Bumblebees Prefer More Floral Diversity, Less Pavement
December 25, 2012

Pavement And Low Floral Diversity Drives Away Wild Bumblebees

April Flowers for redOrbit.com - Your Universe Online

Lower numbers of ground-nesting bumblebees, which are important native pollinators, are found in landscapes with larger amounts of paved roads and impervious construction, reveals a new study from The University of Texas at Austin and the University of California, Berkeley.

According to the study, nesting opportunities for wild bees could be improved through reducing the local use of pavement and increasing natural habitat within the landscape. These management strategies could also help protect food supplies around the world.

The researchers also suggest that increasing the number of species-rich flowering patches in suburban and urban gardens, farms, and restored habitats could provide pathways for bees to forage and improve pollination services over larger areas.

Published in a recent issue of Proceedings of the National Academy of Sciences, the findings of this study have major implications for global pollinator conservation on a rapidly urbanizing planet.

"We are potentially in a pollinator crisis," said Shalene Jha, assistant professor of biology at The University of Texas at Austin. "Honey bees are declining precipitously, and wild bees have also been exhibiting population declines across the globe. Native bees provide critical pollination services for fruit, nut, fiber and forage crops. Understanding how bees move around the landscape can help us both preserve biodiversity and improve crop yields."

Jha and his colleague Claire Kremen, professor at UC Berkeley's Department of Environmental Science, Policy and Management, state that animal pollination is estimated to be worth over $200 billion in global crop yields. In habitats across exurban areas, farms and nature reserves, the team studied a native California bumblebee, Bombus vosnesenskii.

The study found that bees will move longer distances to find patches of flowers that are rich in species. Floral diversity, not floral density, is more important in determining how far a bumblebee will fly. The results also revealed that bees will forage further away from their home nest if the surrounding landscape is less heterogeneous.

"In some ways, it's a bet-hedging strategy," said Jha. "If the landscape is composed of consistently dense flowering patches, bees take a risk and forage farther afield to find species-rich patches."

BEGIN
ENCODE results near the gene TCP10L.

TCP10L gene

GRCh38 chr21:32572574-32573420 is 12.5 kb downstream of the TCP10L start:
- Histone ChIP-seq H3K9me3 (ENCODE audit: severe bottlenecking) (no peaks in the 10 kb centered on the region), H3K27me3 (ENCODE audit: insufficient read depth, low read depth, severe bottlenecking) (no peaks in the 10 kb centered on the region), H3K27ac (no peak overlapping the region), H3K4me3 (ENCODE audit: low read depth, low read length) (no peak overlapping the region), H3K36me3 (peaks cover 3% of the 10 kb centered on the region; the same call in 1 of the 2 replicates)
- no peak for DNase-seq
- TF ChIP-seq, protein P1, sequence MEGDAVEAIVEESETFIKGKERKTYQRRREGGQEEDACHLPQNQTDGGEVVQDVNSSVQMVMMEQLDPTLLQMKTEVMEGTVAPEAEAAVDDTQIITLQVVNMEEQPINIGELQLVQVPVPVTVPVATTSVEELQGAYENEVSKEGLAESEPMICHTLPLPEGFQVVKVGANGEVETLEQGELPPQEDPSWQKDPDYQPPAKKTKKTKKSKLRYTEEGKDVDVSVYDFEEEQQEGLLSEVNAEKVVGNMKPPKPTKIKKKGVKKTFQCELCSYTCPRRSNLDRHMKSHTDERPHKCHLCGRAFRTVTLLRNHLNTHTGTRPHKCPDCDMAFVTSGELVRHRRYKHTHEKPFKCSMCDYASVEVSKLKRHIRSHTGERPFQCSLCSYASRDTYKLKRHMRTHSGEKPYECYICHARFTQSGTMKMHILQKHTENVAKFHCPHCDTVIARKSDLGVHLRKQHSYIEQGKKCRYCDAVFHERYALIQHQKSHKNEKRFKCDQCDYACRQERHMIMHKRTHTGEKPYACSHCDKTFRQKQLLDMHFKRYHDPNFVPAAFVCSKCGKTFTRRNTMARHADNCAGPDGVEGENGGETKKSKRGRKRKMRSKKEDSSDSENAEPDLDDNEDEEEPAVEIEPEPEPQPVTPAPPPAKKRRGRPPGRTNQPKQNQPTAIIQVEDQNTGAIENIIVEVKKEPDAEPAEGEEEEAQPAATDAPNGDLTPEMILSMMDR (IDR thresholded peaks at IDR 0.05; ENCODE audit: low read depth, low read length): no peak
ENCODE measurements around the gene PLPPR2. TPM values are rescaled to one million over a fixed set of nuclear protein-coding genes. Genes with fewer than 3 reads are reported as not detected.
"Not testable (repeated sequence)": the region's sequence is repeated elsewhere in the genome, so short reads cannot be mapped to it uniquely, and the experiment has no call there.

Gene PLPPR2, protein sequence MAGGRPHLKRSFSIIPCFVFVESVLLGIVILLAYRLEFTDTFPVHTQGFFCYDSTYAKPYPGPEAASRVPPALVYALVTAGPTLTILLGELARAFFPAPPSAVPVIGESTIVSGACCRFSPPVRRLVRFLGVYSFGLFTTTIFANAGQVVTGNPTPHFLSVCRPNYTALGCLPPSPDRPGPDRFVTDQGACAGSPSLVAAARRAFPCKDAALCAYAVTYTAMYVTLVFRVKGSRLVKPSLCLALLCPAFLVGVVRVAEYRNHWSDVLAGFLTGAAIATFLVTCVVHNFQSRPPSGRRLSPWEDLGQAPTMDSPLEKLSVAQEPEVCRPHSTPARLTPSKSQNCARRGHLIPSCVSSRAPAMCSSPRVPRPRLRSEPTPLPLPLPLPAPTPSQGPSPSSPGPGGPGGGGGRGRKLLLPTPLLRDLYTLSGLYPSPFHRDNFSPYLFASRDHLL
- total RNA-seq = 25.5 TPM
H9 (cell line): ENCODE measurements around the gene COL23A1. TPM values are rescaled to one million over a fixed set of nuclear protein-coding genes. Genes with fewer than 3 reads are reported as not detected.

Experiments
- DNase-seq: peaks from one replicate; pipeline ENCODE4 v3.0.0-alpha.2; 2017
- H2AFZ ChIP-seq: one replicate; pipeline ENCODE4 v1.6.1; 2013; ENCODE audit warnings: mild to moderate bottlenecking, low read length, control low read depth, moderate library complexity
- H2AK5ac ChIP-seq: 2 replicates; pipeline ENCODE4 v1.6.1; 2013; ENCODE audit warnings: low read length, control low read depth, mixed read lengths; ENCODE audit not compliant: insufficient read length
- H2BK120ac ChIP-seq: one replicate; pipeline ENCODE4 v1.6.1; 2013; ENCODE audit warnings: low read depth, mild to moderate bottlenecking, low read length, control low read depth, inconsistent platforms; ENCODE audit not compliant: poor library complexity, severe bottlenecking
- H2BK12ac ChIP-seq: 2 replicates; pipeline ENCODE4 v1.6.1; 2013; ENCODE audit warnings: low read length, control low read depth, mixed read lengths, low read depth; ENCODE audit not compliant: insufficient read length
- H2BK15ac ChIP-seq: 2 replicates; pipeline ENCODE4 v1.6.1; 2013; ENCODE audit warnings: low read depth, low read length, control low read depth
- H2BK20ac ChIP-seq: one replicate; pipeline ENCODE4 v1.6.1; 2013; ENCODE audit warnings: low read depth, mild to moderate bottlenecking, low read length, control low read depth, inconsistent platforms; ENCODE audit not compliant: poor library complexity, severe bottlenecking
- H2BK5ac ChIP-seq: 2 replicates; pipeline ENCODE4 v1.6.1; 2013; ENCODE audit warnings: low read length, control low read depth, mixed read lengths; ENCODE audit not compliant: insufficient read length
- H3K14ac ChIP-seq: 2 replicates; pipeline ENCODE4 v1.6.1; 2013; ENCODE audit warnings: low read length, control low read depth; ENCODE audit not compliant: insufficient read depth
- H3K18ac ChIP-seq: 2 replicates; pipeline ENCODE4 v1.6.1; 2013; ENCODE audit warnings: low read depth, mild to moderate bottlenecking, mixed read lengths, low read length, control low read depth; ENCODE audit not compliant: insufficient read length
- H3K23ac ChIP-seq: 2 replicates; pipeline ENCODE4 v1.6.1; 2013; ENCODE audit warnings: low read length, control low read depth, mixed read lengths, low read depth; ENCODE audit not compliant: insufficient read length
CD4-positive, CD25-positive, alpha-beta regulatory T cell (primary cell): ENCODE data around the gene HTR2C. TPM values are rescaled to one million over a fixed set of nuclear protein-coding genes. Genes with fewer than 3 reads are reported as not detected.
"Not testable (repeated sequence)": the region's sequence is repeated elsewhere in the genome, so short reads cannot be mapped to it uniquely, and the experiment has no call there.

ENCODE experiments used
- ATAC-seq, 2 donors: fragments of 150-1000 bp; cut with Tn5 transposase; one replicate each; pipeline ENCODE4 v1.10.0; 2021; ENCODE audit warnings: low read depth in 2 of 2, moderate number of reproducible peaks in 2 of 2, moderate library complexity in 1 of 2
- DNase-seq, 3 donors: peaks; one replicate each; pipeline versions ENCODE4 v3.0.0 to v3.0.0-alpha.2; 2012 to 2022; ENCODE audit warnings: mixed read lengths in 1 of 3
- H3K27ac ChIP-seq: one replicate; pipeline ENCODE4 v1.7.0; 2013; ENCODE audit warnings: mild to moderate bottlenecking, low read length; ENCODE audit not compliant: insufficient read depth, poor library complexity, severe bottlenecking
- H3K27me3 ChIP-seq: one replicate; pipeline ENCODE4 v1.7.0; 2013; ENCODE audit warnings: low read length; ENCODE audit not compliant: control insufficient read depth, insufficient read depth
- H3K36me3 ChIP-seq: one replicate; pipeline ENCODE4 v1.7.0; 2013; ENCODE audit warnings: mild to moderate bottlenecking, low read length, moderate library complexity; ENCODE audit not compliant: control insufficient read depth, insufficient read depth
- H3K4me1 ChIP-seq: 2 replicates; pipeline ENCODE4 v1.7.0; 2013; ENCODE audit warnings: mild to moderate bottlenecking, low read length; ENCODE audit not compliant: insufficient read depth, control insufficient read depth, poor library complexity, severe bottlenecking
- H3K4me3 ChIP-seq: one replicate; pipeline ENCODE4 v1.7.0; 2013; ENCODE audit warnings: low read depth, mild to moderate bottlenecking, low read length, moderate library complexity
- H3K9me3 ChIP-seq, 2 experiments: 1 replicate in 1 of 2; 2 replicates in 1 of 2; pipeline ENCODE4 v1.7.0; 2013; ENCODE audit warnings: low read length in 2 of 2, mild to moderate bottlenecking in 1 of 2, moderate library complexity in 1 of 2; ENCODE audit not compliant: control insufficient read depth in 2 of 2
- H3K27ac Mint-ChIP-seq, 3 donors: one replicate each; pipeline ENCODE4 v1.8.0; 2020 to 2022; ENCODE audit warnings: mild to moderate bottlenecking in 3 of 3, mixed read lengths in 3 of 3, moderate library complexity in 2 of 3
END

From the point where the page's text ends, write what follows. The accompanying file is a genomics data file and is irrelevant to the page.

"In combination with earlier work showing that bumblebees have become rare in agricultural landscapes, our study suggests that farmers could promote these valuable pollinators by diversifying crop types and by planting cover crops and flowering hedgerows to enhance floral diversity," said Kremen.

The authors say that our understanding of the effects of pavement and urban growth on native bees has been largely anecdotal, even though it seems obvious that pavement and ground nesting don't mix.

"Using genetic tools, we can now estimate the number of colonies in an area," said Jha, who began this work as a postdoctoral researcher at UC Berkeley. "This is helping us better understand how wild pollinators live and move across large, diverse landscapes."

Each colony of bumblebees nesting in the ground contains a queen and a force of workers. Like honeybees, all worker bumblebees are sisters who spend some of their time flying around searching for flowers from which to collect pollen and nectar to feed the larvae back in the hive. In contrast to honeybees, which are not native, bumblebees do not make harvestable honey. They provide important pollination services for plants, instead.

"Bumblebees are among the most effective native pollinators," said Jha. "They are large and can carry a lot of pollen. They also vibrate or 'buzz' flowers with their bodies and thus are excellent at extracting pollen and moving it from plant to plant."

Instead of scouring the landscape for ground nests, which in the past has proven very difficult over large areas, Jha analyzed the genetic relatedness of bees foraging in the landscape.

Bees collected in the same area that were identified as sisters were from the same colony, while unrelated bees came from a different colony. This information, combined with the bees' locations, was used to estimate the number of bee colonies in an area, as well as determine how far afield the individual bees were foraging.